For example, much of the school-aid spending driving increases to the neediest schools was from the Assembly Democrats. The $1 billion in Medicaid cuts to the politically powerful health-care industry came from Spitzer. Also, the Legislature added less about 1 percent to his Jan. 31, proposal, slightly less than in most years.
Still, it's a budget that grew faster than inflation. And that's not all: A capital spending program that will likely total $1 billion was pushed from the budget and will still have to be negotiated.
"Nothing was done in this budget to address the number-one problem facing New Yorkers — high taxes," said Assemblywoman Teresa Sayward (R-Willsboro) in a news release Sunday. "High taxes are making it nearly impossible for people to make ends meet in the North Country.
"After traveling throughout my Assembly District and meeting with taxpayer groups, I could not, in good conscience, vote for this budget."
She and Assemblywoman Janet Duprey, R-Peru) deplored the process that produced the budget, setting aside reforms that Sayward said should have been implemented but were not due to stalled negotiations.
"Once again, this year's state budget was developed in secret meetings," said Duprey in a statement.

"Members were supposed to have plain language budget bills on their desks with time to read before a vote," said Sayward. "However, that has not occurred."
Rank-and-file lawmakers sometimes had just minutes to view bills of hundreds of pages before a vote was called. All of that extended a late-night session Saturday into Sunday, the first day of the 2007-08 fiscal year, leaving a Capitol with staffers on their second or more days with little or no sleep working around empty pizza boxes and coffee-stained cups.
"It's worse than it has been the last three years," said Barbara Bartoletti of the League of Women Voters about the lack of open negotiations and lawmakers' inability to take time to consider the bills.
"While they're all claiming victories, taxpayers should see it as another sorry example of Albany doing business in the dark," said E.J. McMahon of the fiscally conservative Empire Center for New York State Policy. The spending "is not going to address the property-tax problem long term," he said.
Spitzer, however, called it a "spectacular" budget. He noted it cut Medicaid spending by $1 billion, provided $1.3 billion property tax relief aimed at the middle class, started stem-cell research with $600 million over six years, provided a record $1.76 billion increase in school aid, bringing the total to $19.64 billion, will provide health insurance to 400,000 children, and doubled the number of charter schools to 200.
"When all the surrounding dust settles and the public looks at what we accomplished, you will see this budget hit every one of the objectives I have laid out," Spitzer said.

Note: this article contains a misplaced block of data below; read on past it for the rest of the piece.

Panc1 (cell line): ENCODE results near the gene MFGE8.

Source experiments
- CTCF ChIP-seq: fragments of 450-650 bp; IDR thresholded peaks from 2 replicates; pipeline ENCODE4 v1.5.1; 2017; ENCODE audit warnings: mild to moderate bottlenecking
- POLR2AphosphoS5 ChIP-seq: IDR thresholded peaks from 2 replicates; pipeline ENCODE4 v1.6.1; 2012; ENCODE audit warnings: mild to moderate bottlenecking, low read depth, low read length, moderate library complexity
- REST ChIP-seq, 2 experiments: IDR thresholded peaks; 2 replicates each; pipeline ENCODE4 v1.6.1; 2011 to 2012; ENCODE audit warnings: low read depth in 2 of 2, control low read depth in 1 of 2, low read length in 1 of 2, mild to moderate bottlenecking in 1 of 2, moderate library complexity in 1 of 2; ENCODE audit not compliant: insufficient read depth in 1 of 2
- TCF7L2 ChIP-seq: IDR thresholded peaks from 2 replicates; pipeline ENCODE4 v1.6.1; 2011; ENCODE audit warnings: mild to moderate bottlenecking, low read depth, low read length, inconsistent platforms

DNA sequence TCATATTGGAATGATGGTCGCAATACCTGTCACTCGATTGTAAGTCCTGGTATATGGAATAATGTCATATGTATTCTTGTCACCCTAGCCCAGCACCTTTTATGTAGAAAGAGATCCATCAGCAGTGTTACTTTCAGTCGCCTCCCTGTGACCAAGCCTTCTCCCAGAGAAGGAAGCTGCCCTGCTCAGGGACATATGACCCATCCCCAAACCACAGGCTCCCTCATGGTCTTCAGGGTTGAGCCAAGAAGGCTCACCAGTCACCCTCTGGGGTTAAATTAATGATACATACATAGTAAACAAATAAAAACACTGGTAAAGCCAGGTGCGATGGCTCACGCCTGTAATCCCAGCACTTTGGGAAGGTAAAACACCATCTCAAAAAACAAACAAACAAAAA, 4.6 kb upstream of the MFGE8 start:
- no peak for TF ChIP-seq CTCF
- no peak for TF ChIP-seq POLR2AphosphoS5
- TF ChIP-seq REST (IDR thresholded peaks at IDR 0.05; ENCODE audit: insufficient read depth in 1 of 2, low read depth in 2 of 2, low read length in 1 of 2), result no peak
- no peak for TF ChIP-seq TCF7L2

Still, the Legislature weakened many of his proposals, including by restoring more than a quarter of his cuts to hospitals and nursing homes.
"It's a terrific budget," Silver said, noting that many of the education initiatives and others began in the Assembly. "This budget basically adopts the Assembly stem-cell research proposal," Silver said. "It will create jobs, it will create future technology in New York. It will be a real boon all over New York."
Senator Betty Little (R-Queensbury) said in a press release that the budget "includes funding critically important to the North Country."
Among the allocations are $1 million for Adirondack Northway cell-phone coverage, $175,000 for North Country suicide-prevention programs, $250,000 for the Adirondack Watershed Institute at Paul Smith's College and $400,000 for the Northern New York Agriculture Program.
"And a new $30 million dairy-assistance program will deliver real relief to farmers struggling due to high energy and feed costs and low milk prices," Little said.
The budget included "a few good aspects," Sayward said, such as restoration of 75 percent of the trend factor for nursing homes and removal of the sick tax on hospitals.
"Nursing homes and hospitals in the North Country could not have withstood the cuts proposed in the Executive's budget, and these restorations will allow them to continue the good work that they do in upstate New York's communities," she said.
Duprey supported corporate, business and franchise tax cuts included in the final spending plan. And she applauded, too, what she called "critical allocations" for North Country communities, school districts, hospitals, nursing homes, colleges and other not-for-profits.
"Overall, the budget benefits the 114th District, she said, although the final budget ... spends too much money. The entire budget process must be changed to rein in spending, provide more transparency and to assure the final budget is based on sound accounting principals," she said.

—Staff Writer Suzanne Moore contributed to this report